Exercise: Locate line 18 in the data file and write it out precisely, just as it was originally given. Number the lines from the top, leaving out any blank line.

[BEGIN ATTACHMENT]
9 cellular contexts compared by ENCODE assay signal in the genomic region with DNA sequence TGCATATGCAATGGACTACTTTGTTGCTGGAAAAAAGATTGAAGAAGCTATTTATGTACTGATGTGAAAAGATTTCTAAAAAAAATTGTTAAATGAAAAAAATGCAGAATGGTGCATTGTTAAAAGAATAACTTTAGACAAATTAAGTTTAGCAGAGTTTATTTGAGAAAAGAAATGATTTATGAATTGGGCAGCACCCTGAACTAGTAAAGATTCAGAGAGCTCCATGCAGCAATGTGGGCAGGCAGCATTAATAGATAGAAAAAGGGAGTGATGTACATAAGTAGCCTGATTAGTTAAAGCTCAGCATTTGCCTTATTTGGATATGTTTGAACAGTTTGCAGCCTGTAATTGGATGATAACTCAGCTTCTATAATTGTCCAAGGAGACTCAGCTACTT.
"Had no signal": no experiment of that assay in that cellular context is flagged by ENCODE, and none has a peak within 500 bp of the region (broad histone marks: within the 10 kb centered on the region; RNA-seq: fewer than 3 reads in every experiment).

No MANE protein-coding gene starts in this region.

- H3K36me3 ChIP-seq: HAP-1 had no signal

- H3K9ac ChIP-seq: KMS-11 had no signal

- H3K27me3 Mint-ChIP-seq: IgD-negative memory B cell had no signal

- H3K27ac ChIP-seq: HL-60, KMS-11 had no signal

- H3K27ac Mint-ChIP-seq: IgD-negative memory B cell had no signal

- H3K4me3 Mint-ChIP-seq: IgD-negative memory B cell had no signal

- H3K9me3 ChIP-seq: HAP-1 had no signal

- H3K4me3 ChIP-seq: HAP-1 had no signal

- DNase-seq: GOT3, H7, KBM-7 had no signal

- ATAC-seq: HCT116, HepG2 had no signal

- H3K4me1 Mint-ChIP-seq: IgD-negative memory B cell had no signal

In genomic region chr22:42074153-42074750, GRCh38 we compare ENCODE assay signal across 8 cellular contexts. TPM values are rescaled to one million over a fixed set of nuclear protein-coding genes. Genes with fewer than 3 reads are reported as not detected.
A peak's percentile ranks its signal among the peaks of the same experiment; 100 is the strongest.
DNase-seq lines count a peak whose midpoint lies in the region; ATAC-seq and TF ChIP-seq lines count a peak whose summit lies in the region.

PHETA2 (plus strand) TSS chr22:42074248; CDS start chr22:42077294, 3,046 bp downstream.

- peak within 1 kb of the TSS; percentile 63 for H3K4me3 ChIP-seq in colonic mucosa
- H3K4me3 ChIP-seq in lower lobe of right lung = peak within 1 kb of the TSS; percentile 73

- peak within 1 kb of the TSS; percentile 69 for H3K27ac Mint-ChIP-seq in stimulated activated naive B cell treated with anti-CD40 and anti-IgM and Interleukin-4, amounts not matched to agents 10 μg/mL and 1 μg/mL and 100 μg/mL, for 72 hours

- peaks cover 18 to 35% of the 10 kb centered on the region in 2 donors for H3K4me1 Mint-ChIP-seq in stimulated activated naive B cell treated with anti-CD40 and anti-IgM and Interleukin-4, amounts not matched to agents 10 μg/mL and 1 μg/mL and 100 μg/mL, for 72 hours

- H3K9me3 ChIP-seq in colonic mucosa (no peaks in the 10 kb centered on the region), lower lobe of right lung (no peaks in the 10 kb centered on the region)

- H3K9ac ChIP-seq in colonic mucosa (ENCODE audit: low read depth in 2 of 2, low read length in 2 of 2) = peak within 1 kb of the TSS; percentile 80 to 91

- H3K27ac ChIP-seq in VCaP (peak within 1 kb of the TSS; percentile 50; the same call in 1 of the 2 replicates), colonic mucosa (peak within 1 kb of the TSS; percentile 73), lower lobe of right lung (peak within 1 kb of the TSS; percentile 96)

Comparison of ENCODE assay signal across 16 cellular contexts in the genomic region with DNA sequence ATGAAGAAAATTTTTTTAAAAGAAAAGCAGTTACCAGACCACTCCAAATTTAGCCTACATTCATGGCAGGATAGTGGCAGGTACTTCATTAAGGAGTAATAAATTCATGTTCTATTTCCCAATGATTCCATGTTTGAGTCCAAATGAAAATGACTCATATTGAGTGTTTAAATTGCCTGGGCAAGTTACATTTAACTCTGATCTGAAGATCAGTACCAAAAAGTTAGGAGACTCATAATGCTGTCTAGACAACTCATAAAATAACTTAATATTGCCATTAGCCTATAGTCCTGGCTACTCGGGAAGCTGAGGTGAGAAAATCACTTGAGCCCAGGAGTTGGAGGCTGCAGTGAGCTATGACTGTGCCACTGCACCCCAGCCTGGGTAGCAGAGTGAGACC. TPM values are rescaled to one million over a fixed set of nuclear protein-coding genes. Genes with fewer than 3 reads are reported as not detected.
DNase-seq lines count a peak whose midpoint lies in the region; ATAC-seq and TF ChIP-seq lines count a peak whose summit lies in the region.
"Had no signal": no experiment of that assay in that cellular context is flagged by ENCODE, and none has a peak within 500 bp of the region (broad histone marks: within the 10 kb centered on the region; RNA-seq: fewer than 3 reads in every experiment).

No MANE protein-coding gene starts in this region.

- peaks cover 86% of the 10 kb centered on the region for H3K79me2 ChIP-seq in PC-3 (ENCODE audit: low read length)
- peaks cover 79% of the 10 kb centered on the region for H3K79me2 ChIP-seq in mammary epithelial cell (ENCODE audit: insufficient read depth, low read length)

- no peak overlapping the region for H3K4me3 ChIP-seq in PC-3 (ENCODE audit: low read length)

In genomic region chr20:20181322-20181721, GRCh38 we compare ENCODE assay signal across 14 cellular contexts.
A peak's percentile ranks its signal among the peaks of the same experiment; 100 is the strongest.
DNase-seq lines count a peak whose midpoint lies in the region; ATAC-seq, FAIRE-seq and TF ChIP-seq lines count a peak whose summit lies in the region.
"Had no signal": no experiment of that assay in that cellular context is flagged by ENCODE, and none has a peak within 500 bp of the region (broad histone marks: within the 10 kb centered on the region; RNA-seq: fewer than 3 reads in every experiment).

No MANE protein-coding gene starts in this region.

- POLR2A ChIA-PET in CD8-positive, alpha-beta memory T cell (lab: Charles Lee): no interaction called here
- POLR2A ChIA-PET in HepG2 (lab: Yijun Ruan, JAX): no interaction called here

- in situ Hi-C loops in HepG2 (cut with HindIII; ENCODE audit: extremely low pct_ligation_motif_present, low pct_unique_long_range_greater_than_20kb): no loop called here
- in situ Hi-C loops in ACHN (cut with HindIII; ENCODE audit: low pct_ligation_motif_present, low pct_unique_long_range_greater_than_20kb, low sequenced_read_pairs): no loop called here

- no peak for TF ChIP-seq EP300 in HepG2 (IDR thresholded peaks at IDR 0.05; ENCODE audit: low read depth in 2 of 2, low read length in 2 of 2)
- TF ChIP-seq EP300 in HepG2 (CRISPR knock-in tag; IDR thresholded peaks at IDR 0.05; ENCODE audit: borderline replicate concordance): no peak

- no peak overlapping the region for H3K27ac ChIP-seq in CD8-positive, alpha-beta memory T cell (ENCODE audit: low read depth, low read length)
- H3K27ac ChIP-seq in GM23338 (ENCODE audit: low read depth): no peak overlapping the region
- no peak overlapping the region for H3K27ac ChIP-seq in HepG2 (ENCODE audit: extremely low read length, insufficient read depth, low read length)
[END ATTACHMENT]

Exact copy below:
PHETA2 (plus strand) TSS chr22:42074248; CDS start chr22:42077294, 3,046 bp downstream.